Swift, long a quiet, behind-the-scenes giant in the world of global payments, has been garnering attention recently after several high-profile cyberattacks on banks using its platform. In one of the biggest bank heists in history, hackers last February stole $81 million from the account of Bangladesh’s central bank at the Federal Reserve Bank of New York.
Most large U.S. banks responded to the news quickly. At $446 billion asset U.S. Bancorp, in Minneapolis, the board received a so-called “threat briefing” and reviewed its security measures related to SWIFT.
“It got everyone’s attention,” says Jason Witty, the company’s chief information security officer. “But we didn’t need to change much, because we already had a very solid process around managing those risks.”
Going forward, U.S. banking regulators have ordered examiners to look more closely at the security of institutions’ links to SWIFT. Directors of institutions on the network should add closer oversight to their growing list of cybersecurity concerns, experts say.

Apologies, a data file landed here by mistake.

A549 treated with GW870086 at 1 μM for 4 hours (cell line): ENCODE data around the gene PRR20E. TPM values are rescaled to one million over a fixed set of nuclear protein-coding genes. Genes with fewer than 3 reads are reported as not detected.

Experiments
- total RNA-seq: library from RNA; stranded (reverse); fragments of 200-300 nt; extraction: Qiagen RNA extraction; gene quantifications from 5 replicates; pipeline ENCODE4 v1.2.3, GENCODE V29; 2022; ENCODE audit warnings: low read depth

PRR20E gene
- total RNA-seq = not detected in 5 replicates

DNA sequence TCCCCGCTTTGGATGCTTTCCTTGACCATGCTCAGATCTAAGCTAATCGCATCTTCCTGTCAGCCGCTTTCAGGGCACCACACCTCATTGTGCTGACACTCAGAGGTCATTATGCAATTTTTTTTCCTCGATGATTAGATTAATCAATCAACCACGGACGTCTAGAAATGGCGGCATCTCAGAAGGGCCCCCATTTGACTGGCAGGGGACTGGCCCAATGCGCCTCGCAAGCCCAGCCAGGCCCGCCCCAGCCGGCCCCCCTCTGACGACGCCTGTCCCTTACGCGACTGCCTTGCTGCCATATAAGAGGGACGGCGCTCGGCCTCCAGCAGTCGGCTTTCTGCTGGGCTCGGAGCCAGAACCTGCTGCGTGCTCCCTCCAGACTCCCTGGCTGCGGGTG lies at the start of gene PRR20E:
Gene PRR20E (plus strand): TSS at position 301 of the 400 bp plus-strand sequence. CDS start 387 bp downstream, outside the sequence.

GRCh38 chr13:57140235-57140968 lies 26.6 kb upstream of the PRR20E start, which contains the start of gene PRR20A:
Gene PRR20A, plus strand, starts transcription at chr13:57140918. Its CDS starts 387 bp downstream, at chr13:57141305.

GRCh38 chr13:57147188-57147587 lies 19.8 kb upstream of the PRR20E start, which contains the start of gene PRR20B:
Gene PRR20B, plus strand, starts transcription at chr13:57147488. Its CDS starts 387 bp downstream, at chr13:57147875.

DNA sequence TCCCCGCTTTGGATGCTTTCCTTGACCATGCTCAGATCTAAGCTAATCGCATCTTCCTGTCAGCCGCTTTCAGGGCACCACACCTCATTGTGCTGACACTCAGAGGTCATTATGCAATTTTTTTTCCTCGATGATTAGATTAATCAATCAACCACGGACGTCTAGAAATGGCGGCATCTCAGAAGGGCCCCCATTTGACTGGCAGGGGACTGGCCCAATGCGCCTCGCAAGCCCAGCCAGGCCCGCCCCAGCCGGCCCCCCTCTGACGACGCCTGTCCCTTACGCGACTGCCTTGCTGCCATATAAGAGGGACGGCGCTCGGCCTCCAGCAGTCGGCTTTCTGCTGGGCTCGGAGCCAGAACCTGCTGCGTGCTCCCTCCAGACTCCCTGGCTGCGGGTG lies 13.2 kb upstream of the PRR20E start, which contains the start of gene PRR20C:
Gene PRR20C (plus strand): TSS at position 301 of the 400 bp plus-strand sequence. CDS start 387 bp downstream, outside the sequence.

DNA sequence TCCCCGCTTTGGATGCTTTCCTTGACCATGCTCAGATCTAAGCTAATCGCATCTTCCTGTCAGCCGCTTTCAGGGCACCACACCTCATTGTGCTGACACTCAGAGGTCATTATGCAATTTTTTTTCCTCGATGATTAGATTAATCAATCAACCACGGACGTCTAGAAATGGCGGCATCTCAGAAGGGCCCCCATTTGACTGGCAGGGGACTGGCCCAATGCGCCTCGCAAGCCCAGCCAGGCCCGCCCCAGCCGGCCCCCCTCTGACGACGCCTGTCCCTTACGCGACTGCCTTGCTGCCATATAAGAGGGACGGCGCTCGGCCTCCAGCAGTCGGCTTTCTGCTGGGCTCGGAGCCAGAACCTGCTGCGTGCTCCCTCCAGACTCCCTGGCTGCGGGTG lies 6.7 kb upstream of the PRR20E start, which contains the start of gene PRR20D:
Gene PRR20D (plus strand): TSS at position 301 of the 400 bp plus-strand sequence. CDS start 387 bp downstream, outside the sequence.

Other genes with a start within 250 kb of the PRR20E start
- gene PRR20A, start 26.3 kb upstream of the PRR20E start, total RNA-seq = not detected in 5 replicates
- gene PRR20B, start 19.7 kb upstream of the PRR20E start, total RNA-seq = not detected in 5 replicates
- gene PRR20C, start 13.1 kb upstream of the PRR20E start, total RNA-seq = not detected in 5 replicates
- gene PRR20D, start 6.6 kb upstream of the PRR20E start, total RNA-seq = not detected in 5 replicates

The Society for Worldwide Interbank Financial Telecommunications, or SWIFT, is a Belgium-based messaging platform used by banks and other financial institutions to communicate with each other. When a bank customer wants to transfer funds to a bank account in another country, the two banks use SWIFT to exchange instructions, reports and confirmations.
Most large and midsized banks in the United States are linked to SWIFT; for many community banks, bigger correspondents carry the load. On this one, smaller banks truly do get a pass.
In an interconnected world, SWIFT gets quite a workout. In 2016, some 11,000 financial institutions from 200-plus countries used the platform to process more than 6.5 billion messages-an average of nearly 26 million communications per workday.
That, however, is the extent of it. SWIFT is a messenger, plain and simple-a global postman between users. No funds are actually transmitted over its platform, nor does SWIFT monitor or control the messages sent over it.
SWIFT officials declined to talk on the record, but the organization’s website states that financial institutions using the platform “are individually responsible for the security of their own environments.”
Last February, hackers used malware to bypass fraud controls on the Bangladeshi bank’s system, and then sent fake SWIFT messages to trick the New York Fed into transferring $81 million from the Bangladesh bank’s accounts to accounts in Sri Lanka and the Philippines.